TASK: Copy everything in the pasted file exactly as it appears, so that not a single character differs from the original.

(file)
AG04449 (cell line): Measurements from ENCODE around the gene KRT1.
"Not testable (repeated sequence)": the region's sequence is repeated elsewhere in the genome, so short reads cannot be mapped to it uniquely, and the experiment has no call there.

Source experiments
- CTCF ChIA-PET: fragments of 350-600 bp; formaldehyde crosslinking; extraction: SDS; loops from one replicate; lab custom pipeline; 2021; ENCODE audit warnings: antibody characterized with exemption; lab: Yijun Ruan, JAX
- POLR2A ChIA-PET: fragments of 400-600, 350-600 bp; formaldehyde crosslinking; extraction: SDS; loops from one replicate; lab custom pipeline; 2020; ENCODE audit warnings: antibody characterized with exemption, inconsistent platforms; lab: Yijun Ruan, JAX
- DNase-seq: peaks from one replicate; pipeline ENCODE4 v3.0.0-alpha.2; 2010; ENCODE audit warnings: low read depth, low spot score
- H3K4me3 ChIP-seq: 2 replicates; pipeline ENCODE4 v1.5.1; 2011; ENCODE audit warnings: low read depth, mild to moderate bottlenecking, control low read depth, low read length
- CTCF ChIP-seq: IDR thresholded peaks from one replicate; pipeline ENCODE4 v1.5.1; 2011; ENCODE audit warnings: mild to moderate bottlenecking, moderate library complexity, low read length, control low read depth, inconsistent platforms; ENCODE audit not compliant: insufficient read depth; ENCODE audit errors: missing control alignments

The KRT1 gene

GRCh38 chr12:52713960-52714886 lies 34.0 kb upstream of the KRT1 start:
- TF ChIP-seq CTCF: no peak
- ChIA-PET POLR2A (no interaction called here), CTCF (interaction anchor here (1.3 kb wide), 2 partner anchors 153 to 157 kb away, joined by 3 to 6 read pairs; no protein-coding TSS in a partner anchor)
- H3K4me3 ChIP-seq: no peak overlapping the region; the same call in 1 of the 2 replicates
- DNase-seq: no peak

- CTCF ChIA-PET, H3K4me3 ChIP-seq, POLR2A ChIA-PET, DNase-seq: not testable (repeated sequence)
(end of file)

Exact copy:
AG04449 (cell line): Measurements from ENCODE around the gene KRT1.
"Not testable (repeated sequence)": the region's sequence is repeated elsewhere in the genome, so short reads cannot be mapped to it uniquely, and the experiment has no call there.

Source experiments
- CTCF ChIA-PET: fragments of 350-600 bp; formaldehyde crosslinking; extraction: SDS; loops from one replicate; lab custom pipeline; 2021; ENCODE audit warnings: antibody characterized with exemption; lab: Yijun Ruan, JAX
- POLR2A ChIA-PET: fragments of 400-600, 350-600 bp; formaldehyde crosslinking; extraction: SDS; loops from one replicate; lab custom pipeline; 2020; ENCODE audit warnings: antibody characterized with exemption, inconsistent platforms; lab: Yijun Ruan, JAX
- DNase-seq: peaks from one replicate; pipeline ENCODE4 v3.0.0-alpha.2; 2010; ENCODE audit warnings: low read depth, low spot score
- H3K4me3 ChIP-seq: 2 replicates; pipeline ENCODE4 v1.5.1; 2011; ENCODE audit warnings: low read depth, mild to moderate bottlenecking, control low read depth, low read length
- CTCF ChIP-seq: IDR thresholded peaks from one replicate; pipeline ENCODE4 v1.5.1; 2011; ENCODE audit warnings: mild to moderate bottlenecking, moderate library complexity, low read length, control low read depth, inconsistent platforms; ENCODE audit not compliant: insufficient read depth; ENCODE audit errors: missing control alignments

The KRT1 gene

GRCh38 chr12:52713960-52714886 lies 34.0 kb upstream of the KRT1 start:
- TF ChIP-seq CTCF: no peak
- ChIA-PET POLR2A (no interaction called here), CTCF (interaction anchor here (1.3 kb wide), 2 partner anchors 153 to 157 kb away, joined by 3 to 6 read pairs; no protein-coding TSS in a partner anchor)
- H3K4me3 ChIP-seq: no peak overlapping the region; the same call in 1 of the 2 replicates
- DNase-seq: no peak

- CTCF ChIA-PET, H3K4me3 ChIP-seq, POLR2A ChIA-PET, DNase-seq: not testable (repeated sequence)